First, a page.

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Advice for new angel investors.

New investors should have a firm understanding of the risks involved, but should also understand that they don’t need to be wealthy to become investors, our angels told us. They should look to gain as much insight and advice from experienced angel investors as possible, but should also have the courage to take the first step, on the basis that the best way to learn is by doing. Several recommended consulting angel syndicates in order to track the best angels and their behaviour, and many warned against investing via crowdfunding platforms, due to the potential for investment in substandard businesses. Several others said crowdfunding platforms already made it easy for new investors, possibly too easy, given the potential pitfalls of these platforms.

For those just starting out, the main pieces of advice were: do plenty of research, don’t rush, partner with experienced people, start small, and moderate expectations of success. Investors should meet founders regularly and get regular updates, instead of investing and waiting to hear more.

Instead of starting with one investment, investors should ensure they’ve allocated enough money to make multiple investments, between 10 and 20. Finally, they should learn to trust their instincts. Joining the UKBAA is a useful step to help investors gain access to as many other, experienced investors as possible.

How do angels think?

Finally, we asked our angels to tell entrepreneurs one thing about how angel investors think. The most common response was that angels value alignment between entrepreneur and investor very highly, and that on this basis, entrepreneurs should choose angels wisely, as the right angels can help, but the wrong angels can prove a hindrance. They also noted that experienced angels are very good judges of character, so entrepreneurs should be open and authentic.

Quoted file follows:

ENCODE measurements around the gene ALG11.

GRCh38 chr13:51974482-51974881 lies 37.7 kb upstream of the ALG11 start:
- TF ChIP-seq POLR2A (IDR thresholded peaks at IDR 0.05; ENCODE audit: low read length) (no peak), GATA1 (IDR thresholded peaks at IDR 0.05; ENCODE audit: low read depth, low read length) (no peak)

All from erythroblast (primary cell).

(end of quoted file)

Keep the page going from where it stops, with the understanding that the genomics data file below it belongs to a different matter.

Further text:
“They want some engagement. Take the time to write that quarterly update - and done well it should help you lift your head up a little and think about the business.” - A SyndicateRoom Angel

Angels are very focused on what makes the founder tick, more so than on how the business works in some cases. With this in mind, many angels are more interested to hear answers to the ‘why’ questions than to the ‘how’ questions. They need to make decisions on very limited data, so they prefer it when entrepreneurs ensure the data they present is relevant. Finally, angels are often willing, if not eager, to give their time freely to entrepreneurs that they feel are receptive, and to this end, courtesy and prompt responses go a long way.

“Don't raise too much too early. You will dilute your equity at a lower valuation. Just raise what you need for each milestone. When you have funds spend the money extremely wisely. Focus on getting profitable as soon as possible - too many entrepreneurs think they can continuously raise new funding. If there is a wider liquidity crisis in the economy, a business making money is far more likely to survive.” - A SyndicateRoom Angel

We hope that this provides a useful and encouraging beginning to your 2022. Click the links ahead to find out more about our fund, Access EIS, and to follow us on Twitter. As always, if you have questions and would like to speak to us, you can call us on 01223 478 558.